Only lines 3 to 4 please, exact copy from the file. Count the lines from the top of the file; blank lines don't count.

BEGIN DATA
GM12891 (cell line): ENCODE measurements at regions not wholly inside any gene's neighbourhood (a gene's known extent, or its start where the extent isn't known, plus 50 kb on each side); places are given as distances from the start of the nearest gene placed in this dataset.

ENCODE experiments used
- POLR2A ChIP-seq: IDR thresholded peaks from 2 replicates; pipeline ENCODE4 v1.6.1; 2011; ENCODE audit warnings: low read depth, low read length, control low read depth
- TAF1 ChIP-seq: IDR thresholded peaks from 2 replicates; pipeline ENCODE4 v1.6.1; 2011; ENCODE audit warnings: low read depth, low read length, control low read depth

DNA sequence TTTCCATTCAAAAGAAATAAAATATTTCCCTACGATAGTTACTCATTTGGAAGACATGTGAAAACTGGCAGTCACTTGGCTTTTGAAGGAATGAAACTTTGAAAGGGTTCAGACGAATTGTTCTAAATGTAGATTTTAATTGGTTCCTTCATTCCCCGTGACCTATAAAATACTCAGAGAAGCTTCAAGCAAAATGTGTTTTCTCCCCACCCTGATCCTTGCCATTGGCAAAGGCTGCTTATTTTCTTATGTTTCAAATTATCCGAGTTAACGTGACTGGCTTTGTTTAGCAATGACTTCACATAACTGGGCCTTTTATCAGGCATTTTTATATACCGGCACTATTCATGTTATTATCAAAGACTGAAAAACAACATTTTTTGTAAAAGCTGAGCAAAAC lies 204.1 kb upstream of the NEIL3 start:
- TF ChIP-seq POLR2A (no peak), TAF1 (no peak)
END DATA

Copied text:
- POLR2A ChIP-seq: IDR thresholded peaks from 2 replicates; pipeline ENCODE4 v1.6.1; 2011; ENCODE audit warnings: low read depth, low read length, control low read depth
- TAF1 ChIP-seq: IDR thresholded peaks from 2 replicates; pipeline ENCODE4 v1.6.1; 2011; ENCODE audit warnings: low read depth, low read length, control low read depth